Although many people with diabetes are using continuous glucose monitors to track blood sugar levels, they still rely on traditional fingerstick glucose meters and test strips.
Many people shell out a lot of money to use these tools and have many questions about the value they’re getting. So what do finger stick tests tell us about diabetes management? How accurate are the results? And why are they darned expensive?
More than 38% of PWDs (Person with disabilities) in the United States and 33% worldwide have rationed blood glucose testing supplies.
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Table of Contents
What are glucose test strips used for?
Let’s start with basic information: Blood glucose meters and the test strips require PWDs to measure their blood sugar levels at home. First developed in 1964-65 and used in doctors’ offices, meters and test strips became available for PWDs at home in 1981.
When the user takes a blood sugar reading, the user inserts the strip into the meter and then applies a drop of blood, using the “lancet” needle to poke their finger. Maximum meters give a reading in few seconds. Then the meter store the data for later review by their doctor.
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Types of Insulin for type 2 diabetes
Must use it along with long-acting insulin in people with type 1 diabetes.
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How do glucose test strips work?
If you have diabetes, it’s probably a familiar drill: You stick the test strip into the meter’s slot and prick a finger with the lancet, drop drops of blood, and transfer the blood to the edge of the diabetes test strip.
What happens next is ingenious, even though at first glance, the technology seem old-fashioned when compared to other insulin pumps, CGMs, or new technologies for diabetes care.
The science behind the diabetes test strips is complicated. They are made up of five layers, including a super-thin layer of gold that helps manage the current.
How accurate are glucose test strips?
This has been a controversial issue because other meters and strips are more reliable than others. In addition, there’s concern about the accuracy of models that have been out on the market for many years, so they haven’t tested for accuracy as their original approval.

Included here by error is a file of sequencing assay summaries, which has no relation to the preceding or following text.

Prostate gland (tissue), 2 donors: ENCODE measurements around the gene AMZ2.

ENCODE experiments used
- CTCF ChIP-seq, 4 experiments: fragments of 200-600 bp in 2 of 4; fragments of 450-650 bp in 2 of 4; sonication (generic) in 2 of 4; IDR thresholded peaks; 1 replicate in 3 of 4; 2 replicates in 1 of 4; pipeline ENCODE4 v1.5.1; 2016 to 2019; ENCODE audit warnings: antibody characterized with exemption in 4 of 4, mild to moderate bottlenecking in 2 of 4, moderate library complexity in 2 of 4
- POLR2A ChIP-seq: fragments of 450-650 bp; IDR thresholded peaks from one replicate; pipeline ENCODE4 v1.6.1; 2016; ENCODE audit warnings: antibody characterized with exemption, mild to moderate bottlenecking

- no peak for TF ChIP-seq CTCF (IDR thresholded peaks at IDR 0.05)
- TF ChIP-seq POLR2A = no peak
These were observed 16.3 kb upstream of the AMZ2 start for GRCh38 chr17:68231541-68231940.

The California-based nonprofit Diabetes Technology Society newly tested 19 popular blood glucose meters and compared their results to outside laboratories that tested identical blood specimens.
In some studies, only 6 brands passed that accuracy test:
- Contour Next from Bayer – 100%
- Walmart ReliOn Confirm from Arkray – 97%
- CVS/pharmacy Advanced from Agamatrix – 97%
- Accu-Chek Aviva Plus from Roche – 98%
- FreeStyle Lite from Abbott – 96%
- Accu-Chek Aviva Plus from Roche – 98%
- Accu-Chek SmartView from Roche – 95%
Don’t worry: You can trust any glucose meter and strips to provide a result within 20% of outstanding lab values, and therefore not in danger if you are not concerned about insulin dosing.
But “the accuracy of results, with ease of use and price of the meter and strips, should factor your decision when choosing a glucose meter,” according to specialists in the DTS’ Journal of Diabetes Science and Technology.
Can you purchase glucose test strips over the counter (OTC)?
Diabetes test strips are available over the counter (OTC) at big box stores, independent retail pharmacies, and many websites, including Amazon, eBay, discount pharmaceutical sites like GoodRx, and manufacturers’ online sites. In addition, you can find them in the so-called “grey market.”
Do you need a prescription to purchase diabetic test strips?
You don’t need any prescription to buy test strips over the counter in the U.S. But a healthcare provider’s prescription is required by insurers to cover brands of test strips, blood glucose meters, and supplies.
Diabetes test strips cost
For PWDs, diabetes test strips cost too much!
The costs can dramatically, adding up, especially if you buy them without any insurance. Prices change often, but to give you an idea of the range, at the time of publication, Amazon showed the following brands:
- Prodigy: $.16 per strip ($8.06 per 50)
- ReliOn: $.18 per strip ($8.96 per 50)
- Accu-Chek Guide: $.53 per strip ($26.50 per 50)
- CVS/pharmacy Advanced: $1.80 per strip ($89.95 for 50)
- One Touch Ultra Blue: $1.00 per strip ($51.59 per 50)
Diabetic test strips legal to sell?
What do we do with expired diabetic test strips?
If you want to be a great citizen of the planet, it’s good not to throw out medical waste in regular trash bags, including glucose test strips or alcohol swabs.
There is an excellent guide to disassembling and recycling the different components of your glucose test kit.
Still have any questions about diabetes test strips? Ask in the comments section!
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